© 2024 Northeast Indiana Public Radio
NPR News and diverse music.
Play Live Radio
Next Up:
0:00
0:00
0:00 0:00
Available On Air Stations
Underwriter Message

Indiana’s abortion ban has few exceptions. But navigating them can be difficult for providers

A bright blue sign with white block text that reads "Keep Abortion Legal."
Lauren Chapman
/
IPB News
The American College of Obstetricians and Gynecologists said it’s “impossible” to create an inclusive list of what qualifies as a medical emergency, and creating a “finite” list is dangerous.

One of the few, narrow exceptions of Indiana’s near-total abortion ban is if the pregnant person’s health or life is at risk. However, some providers say because the ban’s language is vague, they have concerns about the potential legal risk of determining what qualifies under the exception.

Since the ban went into effect, providers have had to navigate what the exceptions look like in practice.

Dr. Caroline Rouse, a maternal and fetal medicine specialist at Riley Hospital for Children at IU Health, said there is no universal definition of what qualifies as “health or life threatening.”

This can lead to hard questions for the provider.

“Is the person sick enough right now for me to determine that this pregnancy is healthy or life threatening?” Rouse said. “Do I have to wait for this person to become more ill in order for us to intervene?”

Indiana code says abortions are allowed if “reasonable medical judgment” determines the pregnant person is at a “serious risk of substantial and irreversible physical impairment of a major bodily function.”

Join the conversation and sign up for the Indiana Two-Way. Text "Indiana" to 765-275-1120. Your comments and questions in response to our weekly text help us find the answers you need on statewide issues, including our project Civically, Indiana.

Rouse said this standard is meant to mitigate the harms of maternal mortality, but there are less risks associated with abortions. One study found the risk of death for pregnancy is 14 times higher than the risk of death for abortion.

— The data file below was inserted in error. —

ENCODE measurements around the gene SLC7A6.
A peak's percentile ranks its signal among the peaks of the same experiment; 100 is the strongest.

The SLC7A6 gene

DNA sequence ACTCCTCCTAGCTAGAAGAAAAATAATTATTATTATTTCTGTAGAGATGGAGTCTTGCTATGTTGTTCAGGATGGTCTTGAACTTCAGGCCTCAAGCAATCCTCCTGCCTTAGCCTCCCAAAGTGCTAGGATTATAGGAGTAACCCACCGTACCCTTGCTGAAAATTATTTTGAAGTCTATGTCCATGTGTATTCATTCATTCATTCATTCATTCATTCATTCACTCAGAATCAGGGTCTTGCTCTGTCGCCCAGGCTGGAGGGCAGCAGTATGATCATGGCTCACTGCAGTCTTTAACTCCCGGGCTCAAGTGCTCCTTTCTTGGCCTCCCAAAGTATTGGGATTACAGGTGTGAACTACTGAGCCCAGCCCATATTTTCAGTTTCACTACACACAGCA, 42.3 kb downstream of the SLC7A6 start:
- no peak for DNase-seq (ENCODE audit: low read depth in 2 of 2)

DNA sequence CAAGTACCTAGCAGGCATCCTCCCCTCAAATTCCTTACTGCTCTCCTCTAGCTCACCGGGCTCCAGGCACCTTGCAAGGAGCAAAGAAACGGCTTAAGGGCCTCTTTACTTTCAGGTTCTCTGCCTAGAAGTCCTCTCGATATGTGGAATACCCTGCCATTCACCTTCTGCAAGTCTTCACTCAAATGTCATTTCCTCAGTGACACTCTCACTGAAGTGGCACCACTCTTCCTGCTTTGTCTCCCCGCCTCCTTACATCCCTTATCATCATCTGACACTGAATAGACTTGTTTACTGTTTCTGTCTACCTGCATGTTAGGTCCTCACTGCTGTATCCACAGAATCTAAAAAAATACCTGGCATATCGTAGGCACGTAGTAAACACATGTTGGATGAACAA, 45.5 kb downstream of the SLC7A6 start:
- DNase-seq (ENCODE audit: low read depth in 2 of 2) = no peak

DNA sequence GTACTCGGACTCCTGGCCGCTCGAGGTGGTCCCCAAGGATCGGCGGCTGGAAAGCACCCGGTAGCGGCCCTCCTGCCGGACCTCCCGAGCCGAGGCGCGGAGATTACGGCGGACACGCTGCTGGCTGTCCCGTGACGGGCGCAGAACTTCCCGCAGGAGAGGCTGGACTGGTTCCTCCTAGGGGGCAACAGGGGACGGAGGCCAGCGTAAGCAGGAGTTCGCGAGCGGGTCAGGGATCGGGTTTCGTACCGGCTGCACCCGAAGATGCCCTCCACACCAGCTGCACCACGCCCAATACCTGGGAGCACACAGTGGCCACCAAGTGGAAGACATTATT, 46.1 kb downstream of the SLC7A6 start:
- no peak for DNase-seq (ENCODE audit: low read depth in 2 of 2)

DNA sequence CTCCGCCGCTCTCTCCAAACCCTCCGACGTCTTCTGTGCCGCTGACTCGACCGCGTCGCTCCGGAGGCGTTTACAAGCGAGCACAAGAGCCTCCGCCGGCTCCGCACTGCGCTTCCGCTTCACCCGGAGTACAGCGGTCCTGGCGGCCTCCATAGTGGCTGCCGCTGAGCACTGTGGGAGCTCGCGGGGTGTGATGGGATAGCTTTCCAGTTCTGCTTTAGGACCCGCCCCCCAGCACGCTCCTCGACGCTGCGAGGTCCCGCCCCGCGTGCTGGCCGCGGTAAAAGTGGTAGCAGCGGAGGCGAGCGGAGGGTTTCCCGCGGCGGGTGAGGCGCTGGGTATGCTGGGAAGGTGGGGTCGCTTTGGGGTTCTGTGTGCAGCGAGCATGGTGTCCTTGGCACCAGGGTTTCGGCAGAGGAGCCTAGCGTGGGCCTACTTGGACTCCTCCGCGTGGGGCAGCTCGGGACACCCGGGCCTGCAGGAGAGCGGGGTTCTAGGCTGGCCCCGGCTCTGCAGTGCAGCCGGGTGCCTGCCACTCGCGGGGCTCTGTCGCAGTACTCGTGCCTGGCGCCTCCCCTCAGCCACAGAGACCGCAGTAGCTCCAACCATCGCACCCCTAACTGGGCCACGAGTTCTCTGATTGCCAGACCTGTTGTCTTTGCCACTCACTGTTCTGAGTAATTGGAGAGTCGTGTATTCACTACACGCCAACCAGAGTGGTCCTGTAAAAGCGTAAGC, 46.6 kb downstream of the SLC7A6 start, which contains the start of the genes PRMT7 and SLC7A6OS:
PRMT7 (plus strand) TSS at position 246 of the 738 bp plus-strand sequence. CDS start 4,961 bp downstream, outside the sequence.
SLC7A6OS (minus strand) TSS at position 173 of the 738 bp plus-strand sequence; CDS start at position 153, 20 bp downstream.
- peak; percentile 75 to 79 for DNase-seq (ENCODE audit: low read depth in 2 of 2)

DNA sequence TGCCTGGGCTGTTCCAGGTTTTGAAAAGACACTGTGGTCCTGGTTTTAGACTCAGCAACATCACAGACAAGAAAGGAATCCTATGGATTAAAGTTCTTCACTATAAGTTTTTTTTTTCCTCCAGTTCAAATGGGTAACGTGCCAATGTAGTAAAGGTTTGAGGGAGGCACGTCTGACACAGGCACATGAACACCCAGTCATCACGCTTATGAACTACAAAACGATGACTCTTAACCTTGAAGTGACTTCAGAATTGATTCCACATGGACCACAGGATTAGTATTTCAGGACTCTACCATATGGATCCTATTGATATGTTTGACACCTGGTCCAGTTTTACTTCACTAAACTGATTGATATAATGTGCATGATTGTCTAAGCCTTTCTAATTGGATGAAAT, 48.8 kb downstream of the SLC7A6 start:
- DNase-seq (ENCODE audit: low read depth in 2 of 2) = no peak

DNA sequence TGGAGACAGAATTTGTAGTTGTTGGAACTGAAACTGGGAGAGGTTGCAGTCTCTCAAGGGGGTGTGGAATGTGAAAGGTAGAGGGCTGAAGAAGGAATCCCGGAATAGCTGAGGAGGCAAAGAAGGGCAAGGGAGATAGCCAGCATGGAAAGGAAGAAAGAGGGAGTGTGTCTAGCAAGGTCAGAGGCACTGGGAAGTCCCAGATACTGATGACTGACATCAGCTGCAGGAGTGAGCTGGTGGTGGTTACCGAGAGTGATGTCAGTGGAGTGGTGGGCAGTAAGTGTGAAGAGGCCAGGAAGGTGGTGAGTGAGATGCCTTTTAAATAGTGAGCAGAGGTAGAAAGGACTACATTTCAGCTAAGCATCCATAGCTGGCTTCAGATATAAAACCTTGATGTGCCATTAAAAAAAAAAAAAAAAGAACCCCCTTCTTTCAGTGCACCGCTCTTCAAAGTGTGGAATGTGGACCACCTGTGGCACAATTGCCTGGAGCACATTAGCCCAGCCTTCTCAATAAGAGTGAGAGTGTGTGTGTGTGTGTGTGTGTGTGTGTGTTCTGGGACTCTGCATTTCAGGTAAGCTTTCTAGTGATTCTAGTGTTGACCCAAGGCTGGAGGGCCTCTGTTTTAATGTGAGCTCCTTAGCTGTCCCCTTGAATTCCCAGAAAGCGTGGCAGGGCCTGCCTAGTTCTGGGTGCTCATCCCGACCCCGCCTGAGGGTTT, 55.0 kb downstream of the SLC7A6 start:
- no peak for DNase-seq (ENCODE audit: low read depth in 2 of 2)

But, the discussion of risk for patients and providers isn’t just about the most extreme outcome.

“There are complications other than death related to pregnancy,” Rouse said. “So people can have long term kidney problems, liver problems, heart problems, stroke, blood clots, all of these things are at higher risk.”

Rouse said the ban uses non-medical language that makes it difficult to apply to each patient.

“Each individual patient comes with their own experiences, their own medical issues, their own risk tolerance, their own reasons for seeking abortion care,” Rouse said.

READ MORE: Indiana appeals court set for hearing in religious freedom lawsuit against abortion ban

In addition to limiting when patients can seek abortions, Rouse said the language of the ban puts additional pressure on providers.

“You're basically telling an entire field that they are not able to legally practice this one incredibly, critically important part of their field, for reasons that have nothing to do with the medicine,” Rouse said.

The American College of Obstetricians and Gynecologists said it’s “impossible” to create an inclusive list of what qualifies as a medical emergency, and creating a “finite” list is dangerous.

Rouse said doctors are being asked to make a “legal determination” which can feel like trying to predict future legal ramifications and how a complication may develop throughout the course of the pregnancy.

“People go into medicine because they want to help people,” Rouse said. “And this law is explicitly preventing us from being able to do so.”

Rouse said providers are still able to give patients information on how to obtain a legal abortion if that is what they want. She also said IU Health can help patients seeking abortion services.

Abigail is our health reporter. Contact them at aruhman@wboi.org.

Tags
Abigail Ruhman covers statewide health issues. Previously, they were a reporter for KBIA, the public radio station in Columbia, Missouri. Ruhman graduated from the University of Missouri School of Journalism.